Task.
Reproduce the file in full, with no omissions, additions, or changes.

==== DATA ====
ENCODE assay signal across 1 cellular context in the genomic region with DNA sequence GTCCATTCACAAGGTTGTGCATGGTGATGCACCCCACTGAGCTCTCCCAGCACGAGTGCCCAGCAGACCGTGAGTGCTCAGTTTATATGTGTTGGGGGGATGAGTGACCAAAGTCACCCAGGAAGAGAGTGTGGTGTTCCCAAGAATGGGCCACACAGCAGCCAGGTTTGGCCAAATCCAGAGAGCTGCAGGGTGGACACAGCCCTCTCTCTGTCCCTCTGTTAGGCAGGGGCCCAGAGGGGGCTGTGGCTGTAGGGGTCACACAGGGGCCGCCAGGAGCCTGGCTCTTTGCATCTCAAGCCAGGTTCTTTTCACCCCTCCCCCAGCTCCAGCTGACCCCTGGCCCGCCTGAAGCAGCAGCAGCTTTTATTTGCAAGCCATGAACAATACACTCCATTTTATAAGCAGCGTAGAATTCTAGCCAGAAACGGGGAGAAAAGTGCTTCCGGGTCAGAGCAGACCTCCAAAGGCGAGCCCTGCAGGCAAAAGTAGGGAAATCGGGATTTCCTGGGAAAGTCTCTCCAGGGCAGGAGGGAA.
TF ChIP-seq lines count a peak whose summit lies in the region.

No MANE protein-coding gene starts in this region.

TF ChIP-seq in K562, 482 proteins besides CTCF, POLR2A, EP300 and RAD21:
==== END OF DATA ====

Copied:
ENCODE assay signal across 1 cellular context in the genomic region with DNA sequence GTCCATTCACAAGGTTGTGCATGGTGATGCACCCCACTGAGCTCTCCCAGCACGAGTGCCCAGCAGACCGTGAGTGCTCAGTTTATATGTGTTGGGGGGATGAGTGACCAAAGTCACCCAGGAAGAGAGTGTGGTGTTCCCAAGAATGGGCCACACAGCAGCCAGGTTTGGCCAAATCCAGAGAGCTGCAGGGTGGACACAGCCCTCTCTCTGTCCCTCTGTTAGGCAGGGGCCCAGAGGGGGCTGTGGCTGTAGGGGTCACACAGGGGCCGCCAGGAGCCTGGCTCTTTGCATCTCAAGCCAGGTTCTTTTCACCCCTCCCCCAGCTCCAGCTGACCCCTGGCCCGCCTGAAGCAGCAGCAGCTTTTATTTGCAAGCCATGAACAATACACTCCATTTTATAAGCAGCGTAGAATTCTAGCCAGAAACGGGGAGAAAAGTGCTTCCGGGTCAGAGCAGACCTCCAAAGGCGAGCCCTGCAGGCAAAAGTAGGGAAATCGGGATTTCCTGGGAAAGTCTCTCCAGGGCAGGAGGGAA.
TF ChIP-seq lines count a peak whose summit lies in the region.

No MANE protein-coding gene starts in this region.

TF ChIP-seq in K562, 482 proteins besides CTCF, POLR2A, EP300 and RAD21: